I’ve known Old Mai all my life.
This fellow clansman of mine
Used to live next to my grandpa’s village
Amidst the chicken farms of northern Canton.
Since he’s retained the rustic accent,
Whenever he hollers, “What’s the matter?”
You’ll hear instead, “What’s the tree trunk?”
Old Mai and I aren’t really friends;
He’s like a distant uncle nonetheless:
When I hired him for our warehouse,
I did ponder how one would call
The opposite of “nepotism”—
A friendly chap without a lot of friends,
With which I have a fair affinity,
Autistic Old Mai is quite obsessed
With dates and numbers and all that sort.
When even your kins can’t remember well,
He’ll be the first to wish you “happy birthday”.
And if he’s ever out of things to say—
Albeit rarely so—
He’ll recite Pi,
Up to the 50th decimal place.
It doesn’t matter if you begin
With weather, sports or politics,
If you can’t get away within two minutes,
He’ll assume you share his fascination with
The Ten Facts of Bruce Lee You Never Knew,
On which he’ll enlighten you
With unfailing gusto,
For the next hour and a half.
Be it sunny, cloudy, rainy or stormy,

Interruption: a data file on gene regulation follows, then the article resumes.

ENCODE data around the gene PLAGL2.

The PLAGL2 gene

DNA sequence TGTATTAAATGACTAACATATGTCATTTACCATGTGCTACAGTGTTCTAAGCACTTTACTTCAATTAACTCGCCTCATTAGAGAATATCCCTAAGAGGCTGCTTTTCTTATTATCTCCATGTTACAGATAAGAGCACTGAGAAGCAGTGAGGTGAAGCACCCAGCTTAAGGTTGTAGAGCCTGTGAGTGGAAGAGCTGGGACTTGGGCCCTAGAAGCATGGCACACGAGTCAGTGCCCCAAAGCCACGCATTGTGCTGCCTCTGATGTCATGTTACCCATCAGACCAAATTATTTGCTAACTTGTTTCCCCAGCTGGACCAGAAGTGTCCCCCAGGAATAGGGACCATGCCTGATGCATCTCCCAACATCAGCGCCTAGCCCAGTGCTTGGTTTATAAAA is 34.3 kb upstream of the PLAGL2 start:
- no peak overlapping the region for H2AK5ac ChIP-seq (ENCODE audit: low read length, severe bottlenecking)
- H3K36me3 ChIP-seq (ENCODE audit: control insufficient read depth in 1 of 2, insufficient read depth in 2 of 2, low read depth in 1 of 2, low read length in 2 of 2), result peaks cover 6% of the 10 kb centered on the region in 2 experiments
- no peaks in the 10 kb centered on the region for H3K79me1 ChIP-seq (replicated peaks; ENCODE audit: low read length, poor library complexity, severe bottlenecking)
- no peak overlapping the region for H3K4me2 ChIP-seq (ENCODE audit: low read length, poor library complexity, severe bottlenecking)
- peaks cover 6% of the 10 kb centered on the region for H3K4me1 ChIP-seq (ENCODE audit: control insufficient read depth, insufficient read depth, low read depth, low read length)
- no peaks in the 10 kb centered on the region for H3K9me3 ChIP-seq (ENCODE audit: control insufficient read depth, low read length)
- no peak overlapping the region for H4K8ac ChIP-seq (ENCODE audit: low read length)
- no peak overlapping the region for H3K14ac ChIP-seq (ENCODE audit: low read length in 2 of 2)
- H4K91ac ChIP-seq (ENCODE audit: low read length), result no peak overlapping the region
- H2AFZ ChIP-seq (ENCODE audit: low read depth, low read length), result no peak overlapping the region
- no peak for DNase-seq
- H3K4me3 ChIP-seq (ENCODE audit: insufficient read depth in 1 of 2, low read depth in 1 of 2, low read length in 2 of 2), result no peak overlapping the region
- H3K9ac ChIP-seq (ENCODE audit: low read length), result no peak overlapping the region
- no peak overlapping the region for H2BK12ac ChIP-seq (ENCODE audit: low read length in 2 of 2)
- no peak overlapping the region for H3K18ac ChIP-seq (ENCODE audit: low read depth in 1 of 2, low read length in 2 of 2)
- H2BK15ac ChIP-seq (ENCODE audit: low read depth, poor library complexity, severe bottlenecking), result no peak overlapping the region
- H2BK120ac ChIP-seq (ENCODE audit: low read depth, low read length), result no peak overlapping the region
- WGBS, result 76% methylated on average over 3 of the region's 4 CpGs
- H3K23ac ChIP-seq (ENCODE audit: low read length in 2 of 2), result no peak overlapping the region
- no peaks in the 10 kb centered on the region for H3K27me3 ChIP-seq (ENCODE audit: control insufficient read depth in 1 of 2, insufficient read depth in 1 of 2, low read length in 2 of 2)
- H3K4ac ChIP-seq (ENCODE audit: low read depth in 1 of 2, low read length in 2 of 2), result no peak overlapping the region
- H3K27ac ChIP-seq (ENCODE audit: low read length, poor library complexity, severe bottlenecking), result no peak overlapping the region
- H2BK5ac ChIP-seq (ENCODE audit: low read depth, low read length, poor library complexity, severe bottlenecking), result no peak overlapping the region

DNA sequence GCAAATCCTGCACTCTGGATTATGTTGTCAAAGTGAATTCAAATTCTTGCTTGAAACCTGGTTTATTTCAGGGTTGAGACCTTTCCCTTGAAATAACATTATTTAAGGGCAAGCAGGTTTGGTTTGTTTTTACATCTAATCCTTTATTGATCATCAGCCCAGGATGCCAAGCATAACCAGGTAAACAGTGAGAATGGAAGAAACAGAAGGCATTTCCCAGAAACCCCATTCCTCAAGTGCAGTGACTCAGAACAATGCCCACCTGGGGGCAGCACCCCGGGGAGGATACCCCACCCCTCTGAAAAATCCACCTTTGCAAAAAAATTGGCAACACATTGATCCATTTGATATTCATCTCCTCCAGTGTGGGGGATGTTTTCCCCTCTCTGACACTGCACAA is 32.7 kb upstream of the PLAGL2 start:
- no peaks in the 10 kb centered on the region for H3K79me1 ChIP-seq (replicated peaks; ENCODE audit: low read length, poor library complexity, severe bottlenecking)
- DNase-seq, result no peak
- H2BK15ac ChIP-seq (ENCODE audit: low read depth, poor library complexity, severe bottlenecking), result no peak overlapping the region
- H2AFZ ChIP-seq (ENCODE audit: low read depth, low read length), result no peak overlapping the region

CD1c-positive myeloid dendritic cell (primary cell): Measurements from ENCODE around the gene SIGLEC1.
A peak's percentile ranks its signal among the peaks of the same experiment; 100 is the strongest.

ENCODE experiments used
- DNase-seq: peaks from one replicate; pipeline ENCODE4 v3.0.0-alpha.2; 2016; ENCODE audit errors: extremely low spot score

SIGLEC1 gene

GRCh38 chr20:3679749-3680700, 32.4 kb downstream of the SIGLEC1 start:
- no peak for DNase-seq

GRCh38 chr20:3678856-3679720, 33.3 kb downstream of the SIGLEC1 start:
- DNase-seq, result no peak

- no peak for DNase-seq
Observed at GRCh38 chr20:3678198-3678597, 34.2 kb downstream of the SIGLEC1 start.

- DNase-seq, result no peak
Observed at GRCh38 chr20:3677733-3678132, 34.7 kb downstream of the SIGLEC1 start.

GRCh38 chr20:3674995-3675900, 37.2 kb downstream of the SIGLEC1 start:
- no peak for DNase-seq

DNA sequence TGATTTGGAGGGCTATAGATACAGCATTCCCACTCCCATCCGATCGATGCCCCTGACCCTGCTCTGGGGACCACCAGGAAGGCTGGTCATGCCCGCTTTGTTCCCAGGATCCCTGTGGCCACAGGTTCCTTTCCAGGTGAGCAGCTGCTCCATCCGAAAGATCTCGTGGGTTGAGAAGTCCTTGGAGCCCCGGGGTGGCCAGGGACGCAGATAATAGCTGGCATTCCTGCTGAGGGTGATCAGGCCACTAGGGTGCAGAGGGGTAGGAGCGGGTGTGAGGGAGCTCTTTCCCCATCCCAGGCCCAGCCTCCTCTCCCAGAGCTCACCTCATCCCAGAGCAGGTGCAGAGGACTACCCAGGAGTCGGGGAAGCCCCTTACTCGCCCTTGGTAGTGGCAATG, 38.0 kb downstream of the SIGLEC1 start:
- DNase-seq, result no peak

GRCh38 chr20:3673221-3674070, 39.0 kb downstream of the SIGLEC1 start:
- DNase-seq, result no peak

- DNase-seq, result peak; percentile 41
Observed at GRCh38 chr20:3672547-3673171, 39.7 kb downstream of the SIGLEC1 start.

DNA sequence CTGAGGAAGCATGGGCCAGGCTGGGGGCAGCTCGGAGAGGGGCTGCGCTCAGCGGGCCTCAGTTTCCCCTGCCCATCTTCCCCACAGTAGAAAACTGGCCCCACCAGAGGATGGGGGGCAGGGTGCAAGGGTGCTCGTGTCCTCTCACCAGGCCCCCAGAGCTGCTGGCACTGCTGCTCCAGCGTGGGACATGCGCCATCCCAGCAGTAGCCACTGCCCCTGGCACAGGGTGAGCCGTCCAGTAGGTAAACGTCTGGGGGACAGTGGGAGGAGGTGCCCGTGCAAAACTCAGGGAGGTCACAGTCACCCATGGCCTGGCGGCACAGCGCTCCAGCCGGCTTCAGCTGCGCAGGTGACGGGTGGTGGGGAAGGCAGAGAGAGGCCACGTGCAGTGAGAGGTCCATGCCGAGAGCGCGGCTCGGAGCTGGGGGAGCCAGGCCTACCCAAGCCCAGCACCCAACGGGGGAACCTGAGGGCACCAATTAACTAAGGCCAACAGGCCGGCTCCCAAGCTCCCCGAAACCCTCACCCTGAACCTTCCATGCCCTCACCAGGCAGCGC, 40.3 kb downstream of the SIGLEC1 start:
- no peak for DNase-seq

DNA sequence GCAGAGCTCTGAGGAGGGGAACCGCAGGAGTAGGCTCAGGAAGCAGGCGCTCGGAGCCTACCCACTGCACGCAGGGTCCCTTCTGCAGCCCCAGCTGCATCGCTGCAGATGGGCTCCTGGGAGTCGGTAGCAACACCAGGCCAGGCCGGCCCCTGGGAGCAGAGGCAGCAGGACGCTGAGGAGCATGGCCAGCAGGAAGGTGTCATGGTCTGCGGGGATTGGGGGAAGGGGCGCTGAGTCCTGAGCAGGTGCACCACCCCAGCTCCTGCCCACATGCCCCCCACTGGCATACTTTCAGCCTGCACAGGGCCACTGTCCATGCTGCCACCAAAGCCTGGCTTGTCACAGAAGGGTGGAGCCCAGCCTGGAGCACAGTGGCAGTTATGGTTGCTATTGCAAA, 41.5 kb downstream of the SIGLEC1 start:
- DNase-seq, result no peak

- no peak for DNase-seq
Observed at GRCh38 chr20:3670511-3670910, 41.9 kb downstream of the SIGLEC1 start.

The warehouse supervisor is never sick or weary.
With a graceless flick of his wrist,
His signature straw hat is on,
And off he dashes
Into whatever the wind has brought.
As reliable as he is predictable,
Old Mai scrutinises each deliveryman
As a detective would with any dubious lout.
I don’t suppose you should try,
But if you do,
You should find it more excruciating
To sneak an unrecorded pebble through his gates
Than to pass a stone of twice the size!
Oh, but don’t you dare, no, don’t you dare!
Never mind he cannot swear or curse,
Nor his inability to hold a grudge;
Old Mai’s temper is hardly fair!
I gave him a telling-off the other day
When we needed him to bend his way;
But the stubborn man argued back hotly,
For he couldn’t see beyond his lines and boxes
On our silly organisation chart.
Perhaps, Old Mai’s intolerance of
Any veering off from pre-established lanes
And deliberate neglect of labels or signs
Owes itself to the traumatic loss
Of Mrs Mai and their only son
Some twenty years ago
In a terrible traffic accident.
So, next time when you visit our factory,
Feel free to drop in on the good old chap.
You’ll find him on the same old bench,
With his straw hat on his lap,
Outside of the corner shop
At exactly 12:30,
Where he’ll be gorging on
A chain of cheap ice cream,
While chatting up passers-by
By hollering, “What’s the tree trunk, mate?”
And if you have an hour and a half to spare,
You’ll make Old Mai’s day
By enquiring about
The Ten Facts of Bruce Lee You Never Knew.
Good evening, friends. As mentioned yesterday, I still have a few more real-life tales to tell. For this particular collection, provisionally titled Sweatshop Stories, I’m featuring pictures taken in the factory to accompany these tales of real people I work with.